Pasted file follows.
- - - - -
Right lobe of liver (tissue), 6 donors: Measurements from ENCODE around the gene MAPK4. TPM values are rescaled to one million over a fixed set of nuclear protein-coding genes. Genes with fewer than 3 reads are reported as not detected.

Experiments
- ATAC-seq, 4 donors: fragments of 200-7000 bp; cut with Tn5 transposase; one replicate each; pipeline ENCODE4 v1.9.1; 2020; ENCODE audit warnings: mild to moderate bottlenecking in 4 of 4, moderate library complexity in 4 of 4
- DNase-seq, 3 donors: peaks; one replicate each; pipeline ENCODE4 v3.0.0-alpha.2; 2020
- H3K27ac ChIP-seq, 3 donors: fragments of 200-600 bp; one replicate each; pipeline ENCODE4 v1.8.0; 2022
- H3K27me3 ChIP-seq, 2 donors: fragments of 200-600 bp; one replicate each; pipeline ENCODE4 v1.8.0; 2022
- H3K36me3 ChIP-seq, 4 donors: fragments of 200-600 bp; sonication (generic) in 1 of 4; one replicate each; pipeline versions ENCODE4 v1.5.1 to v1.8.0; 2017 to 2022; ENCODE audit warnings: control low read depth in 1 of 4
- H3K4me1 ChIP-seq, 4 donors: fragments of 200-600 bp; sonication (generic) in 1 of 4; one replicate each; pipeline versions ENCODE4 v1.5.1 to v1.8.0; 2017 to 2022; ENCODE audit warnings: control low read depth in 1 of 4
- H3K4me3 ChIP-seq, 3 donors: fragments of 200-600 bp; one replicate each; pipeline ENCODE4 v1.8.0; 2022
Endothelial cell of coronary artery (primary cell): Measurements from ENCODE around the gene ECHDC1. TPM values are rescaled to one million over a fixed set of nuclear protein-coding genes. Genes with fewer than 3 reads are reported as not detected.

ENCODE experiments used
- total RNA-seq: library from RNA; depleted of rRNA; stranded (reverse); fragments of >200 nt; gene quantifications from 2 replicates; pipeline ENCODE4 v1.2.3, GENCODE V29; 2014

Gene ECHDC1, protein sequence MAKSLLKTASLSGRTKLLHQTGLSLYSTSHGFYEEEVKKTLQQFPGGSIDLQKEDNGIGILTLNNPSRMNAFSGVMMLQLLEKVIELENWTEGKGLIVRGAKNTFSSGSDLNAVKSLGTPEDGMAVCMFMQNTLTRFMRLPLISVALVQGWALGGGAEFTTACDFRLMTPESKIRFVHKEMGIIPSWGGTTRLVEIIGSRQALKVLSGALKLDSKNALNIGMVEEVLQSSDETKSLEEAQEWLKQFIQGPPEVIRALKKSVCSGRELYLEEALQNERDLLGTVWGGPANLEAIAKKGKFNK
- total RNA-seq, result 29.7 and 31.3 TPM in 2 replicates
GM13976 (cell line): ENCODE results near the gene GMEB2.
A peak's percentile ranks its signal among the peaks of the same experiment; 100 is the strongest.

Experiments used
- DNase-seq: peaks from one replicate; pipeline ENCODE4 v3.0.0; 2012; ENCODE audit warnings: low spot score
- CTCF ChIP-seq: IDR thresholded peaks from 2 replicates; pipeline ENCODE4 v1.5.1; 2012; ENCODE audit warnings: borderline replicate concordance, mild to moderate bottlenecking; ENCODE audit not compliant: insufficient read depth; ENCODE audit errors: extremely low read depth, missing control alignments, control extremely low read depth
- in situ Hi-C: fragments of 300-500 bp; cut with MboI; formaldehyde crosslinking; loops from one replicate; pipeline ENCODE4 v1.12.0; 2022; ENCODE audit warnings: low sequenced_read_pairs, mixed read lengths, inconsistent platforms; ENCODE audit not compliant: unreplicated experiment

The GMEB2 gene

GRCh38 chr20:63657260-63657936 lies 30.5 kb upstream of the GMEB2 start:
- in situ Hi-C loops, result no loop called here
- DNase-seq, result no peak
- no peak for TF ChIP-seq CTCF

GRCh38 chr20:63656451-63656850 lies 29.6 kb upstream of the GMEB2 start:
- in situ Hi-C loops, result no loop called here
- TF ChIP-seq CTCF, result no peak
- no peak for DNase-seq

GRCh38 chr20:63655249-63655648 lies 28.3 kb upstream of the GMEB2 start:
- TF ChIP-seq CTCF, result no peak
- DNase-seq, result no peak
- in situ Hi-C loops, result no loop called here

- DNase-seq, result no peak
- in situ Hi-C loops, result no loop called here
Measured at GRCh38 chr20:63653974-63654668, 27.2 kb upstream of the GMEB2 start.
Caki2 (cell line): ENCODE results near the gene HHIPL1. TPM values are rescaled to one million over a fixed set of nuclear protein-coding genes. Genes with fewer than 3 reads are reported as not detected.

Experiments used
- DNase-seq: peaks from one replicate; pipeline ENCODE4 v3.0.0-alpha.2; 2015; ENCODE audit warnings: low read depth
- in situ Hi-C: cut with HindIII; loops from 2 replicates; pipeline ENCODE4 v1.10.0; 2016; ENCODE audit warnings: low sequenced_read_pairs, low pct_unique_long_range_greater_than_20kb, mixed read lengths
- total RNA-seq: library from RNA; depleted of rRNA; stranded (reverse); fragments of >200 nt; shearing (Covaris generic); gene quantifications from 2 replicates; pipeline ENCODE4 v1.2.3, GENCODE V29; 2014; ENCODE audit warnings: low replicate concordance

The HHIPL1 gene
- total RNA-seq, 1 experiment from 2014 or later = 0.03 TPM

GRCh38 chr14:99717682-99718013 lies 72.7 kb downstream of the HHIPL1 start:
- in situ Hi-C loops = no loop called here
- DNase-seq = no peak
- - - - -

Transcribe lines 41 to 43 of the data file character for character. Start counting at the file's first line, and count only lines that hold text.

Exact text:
- total RNA-seq: library from RNA; depleted of rRNA; stranded (reverse); fragments of >200 nt; shearing (Covaris generic); gene quantifications from 2 replicates; pipeline ENCODE4 v1.2.3, GENCODE V29; 2014; ENCODE audit warnings: low replicate concordance

The HHIPL1 gene
- total RNA-seq, 1 experiment from 2014 or later = 0.03 TPM